Chauve means bald and souris means mouse, so a chauve-souris – a bat – is literally a “bald mouse.” And while I can somewhat understand the association, it seems like its lack of hair is one of the more mundane traits that distinguish the bat from the mouse. What about FLIGHT, for example?! Shouldn’t it be a souris volante (“flying mouse”)? Maybe the person who gave the bat its French name encountered it for the first time while it was sleeping. But even then, you’d think “upside-down mouse” would come to mind before “bald mouse.” This is, at any rate, a very strange mouse – vachement bizarre.
5. Avoir le cafard
idiom: to be depressed
Are you feeling blue? Down in the dumps? Well my friend, it sounds like you’ve got the cockroach. Avoir le cafard literally means “to have the cockroach.” And really, who wouldn’t be feeling a little down if they were stuck with one of those things.
noun: cabbage; adj: cute
The noun chou means cabbage, as well as a host of other vegetables when combined with certain other words: chou de Bruxelles is Brussels sprout, chou chinois is bok choy, chou-fleur is cauliflower, chou-rave is kohlrabi and the list goes on. But cabbage in the French language transcends the mere culinary: it can be a term of endearment for a child (mon petit chou = “my little cabbage”), a baby (bout de chou = “piece of cabbage”) or for a significant other (je t’aime, mon chou ! = “I love you, my cabbage!”); as an adjective it can mean adorable, lovely, cute sweet etc. Tu m’as apporté des fleurs ?! Comme tu es chou ! – “You brought me flowers?! How cabbage of you!” Regarde ce bébé-là, comme il est (vachement) chou – “look at that baby, isn’t he just (cowly) cabbage!”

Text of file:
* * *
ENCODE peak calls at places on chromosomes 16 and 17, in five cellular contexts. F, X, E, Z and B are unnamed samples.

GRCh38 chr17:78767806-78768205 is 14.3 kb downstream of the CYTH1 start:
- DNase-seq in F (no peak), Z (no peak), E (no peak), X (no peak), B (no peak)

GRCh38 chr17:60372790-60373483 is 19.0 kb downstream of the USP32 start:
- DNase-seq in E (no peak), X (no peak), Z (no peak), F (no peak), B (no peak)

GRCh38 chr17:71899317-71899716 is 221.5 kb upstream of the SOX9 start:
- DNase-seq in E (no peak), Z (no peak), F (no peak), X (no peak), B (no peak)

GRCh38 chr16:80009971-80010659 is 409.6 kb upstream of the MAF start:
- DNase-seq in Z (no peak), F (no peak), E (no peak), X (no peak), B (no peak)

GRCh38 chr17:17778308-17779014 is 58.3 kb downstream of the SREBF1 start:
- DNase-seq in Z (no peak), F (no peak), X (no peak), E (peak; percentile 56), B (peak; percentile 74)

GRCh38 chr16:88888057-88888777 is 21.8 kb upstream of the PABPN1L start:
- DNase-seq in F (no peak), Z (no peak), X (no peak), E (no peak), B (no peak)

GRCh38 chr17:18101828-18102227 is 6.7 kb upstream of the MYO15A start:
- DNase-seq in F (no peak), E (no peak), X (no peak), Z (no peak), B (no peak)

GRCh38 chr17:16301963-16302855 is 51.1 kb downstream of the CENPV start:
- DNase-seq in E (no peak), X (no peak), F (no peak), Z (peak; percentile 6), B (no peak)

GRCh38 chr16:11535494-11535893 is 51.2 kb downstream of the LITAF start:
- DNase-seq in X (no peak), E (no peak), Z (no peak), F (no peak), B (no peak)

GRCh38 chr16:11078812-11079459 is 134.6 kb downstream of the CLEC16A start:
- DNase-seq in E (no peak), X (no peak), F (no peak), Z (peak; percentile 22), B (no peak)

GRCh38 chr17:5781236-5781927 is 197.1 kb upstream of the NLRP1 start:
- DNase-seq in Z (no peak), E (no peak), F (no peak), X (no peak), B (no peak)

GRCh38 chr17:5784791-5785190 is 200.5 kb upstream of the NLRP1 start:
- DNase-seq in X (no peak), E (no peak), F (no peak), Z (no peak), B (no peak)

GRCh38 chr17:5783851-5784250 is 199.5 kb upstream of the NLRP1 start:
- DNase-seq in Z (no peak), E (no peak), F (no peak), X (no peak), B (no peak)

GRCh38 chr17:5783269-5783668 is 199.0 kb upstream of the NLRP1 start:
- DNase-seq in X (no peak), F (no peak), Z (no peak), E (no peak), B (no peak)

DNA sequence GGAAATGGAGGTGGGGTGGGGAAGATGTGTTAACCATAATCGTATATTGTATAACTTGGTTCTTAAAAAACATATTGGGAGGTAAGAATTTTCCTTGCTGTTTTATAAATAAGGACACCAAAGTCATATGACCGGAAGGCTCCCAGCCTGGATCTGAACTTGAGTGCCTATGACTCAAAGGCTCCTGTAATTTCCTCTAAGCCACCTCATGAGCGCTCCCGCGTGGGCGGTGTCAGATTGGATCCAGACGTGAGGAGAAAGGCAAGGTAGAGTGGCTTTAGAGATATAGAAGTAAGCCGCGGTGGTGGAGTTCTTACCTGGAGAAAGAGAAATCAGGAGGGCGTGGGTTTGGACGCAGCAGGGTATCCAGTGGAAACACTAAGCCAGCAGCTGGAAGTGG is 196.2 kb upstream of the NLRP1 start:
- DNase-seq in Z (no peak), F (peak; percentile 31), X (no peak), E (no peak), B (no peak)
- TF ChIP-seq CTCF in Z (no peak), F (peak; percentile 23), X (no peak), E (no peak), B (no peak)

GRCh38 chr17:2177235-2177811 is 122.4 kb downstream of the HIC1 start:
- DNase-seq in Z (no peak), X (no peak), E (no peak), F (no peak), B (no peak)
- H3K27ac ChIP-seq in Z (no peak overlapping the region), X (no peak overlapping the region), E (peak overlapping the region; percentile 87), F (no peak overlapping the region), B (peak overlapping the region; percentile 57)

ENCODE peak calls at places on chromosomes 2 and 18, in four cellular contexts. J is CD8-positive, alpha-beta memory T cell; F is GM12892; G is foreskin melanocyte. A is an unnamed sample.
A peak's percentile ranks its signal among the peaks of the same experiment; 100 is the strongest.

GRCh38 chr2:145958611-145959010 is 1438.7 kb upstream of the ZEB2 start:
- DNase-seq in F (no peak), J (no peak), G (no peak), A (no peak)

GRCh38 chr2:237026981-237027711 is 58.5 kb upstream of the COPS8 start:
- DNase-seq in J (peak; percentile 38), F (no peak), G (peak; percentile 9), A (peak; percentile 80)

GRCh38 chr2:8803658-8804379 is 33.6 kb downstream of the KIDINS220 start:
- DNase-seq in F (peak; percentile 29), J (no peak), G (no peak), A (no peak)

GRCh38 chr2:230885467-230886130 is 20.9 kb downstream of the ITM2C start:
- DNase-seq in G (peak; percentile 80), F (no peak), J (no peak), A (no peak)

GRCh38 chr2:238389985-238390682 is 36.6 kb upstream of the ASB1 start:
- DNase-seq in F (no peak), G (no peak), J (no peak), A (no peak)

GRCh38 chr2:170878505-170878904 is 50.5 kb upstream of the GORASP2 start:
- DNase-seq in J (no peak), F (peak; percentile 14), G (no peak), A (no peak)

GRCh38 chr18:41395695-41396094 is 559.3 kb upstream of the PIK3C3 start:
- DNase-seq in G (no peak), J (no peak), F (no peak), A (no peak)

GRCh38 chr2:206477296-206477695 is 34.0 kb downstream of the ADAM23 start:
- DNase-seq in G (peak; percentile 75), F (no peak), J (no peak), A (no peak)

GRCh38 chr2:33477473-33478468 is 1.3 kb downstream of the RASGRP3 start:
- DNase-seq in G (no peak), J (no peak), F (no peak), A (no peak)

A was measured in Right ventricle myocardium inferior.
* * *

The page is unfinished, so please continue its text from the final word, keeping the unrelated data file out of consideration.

verb: to purr
The verb ronronner is not only excellent practice for your French r-gargling, but by pronouncing it correctly you will already be doing the thing it describes: purring (like a cat) or humming (like an engine).
This word is just plain fun to say. It springs forth from the soft palate and bounces back before slithering out through the teeth, only to liquefy back across the entire palate. It takes your mouth on a one-word journey across five consonants and three vowels that are alternatingly sharp, bright, bouncy, and fluid. And to what creature is bestowed the honor of this ecstatic word? Why it’s none other than the humble ladybug to the Americans, ladybird to the British. And whether you know it as ladybug or ladybird, I think we can all agree that this is a pretty unimaginative way to refer to a polka-dotted flying thing. Francophones: 1, Anglophones: 0
noun: repair person (European French); corner store (Québécois French)
And finally, a shoutout to my friends in Québec – I haven’t forgotten you! A list of all the amazing words and expressions to be found in Québécois French will have to wait for the next article. In the meantime, I leave you with dépanneur, by far not the most interesting or entertaining French-Canadian word, but a favorite for personal reasons. In standard French, a panne is a breakdown or failure of a machine. The verb dépanner means to fix, repair, mend, but takes on the broader meaning of to help out or to come to the rescue. A dépanneur (in standard French) is by extension a repair person or a mechanic. The Québécois take this idea to its logical conclusion: a dépanneur is the corner store where you buy your booze and chips. A frequent panne that I encounter is lack of beer and chips. In Montréal, the dépanneur was always there to help.
Many thanks to Julie P., Patrick R. and Agathe C.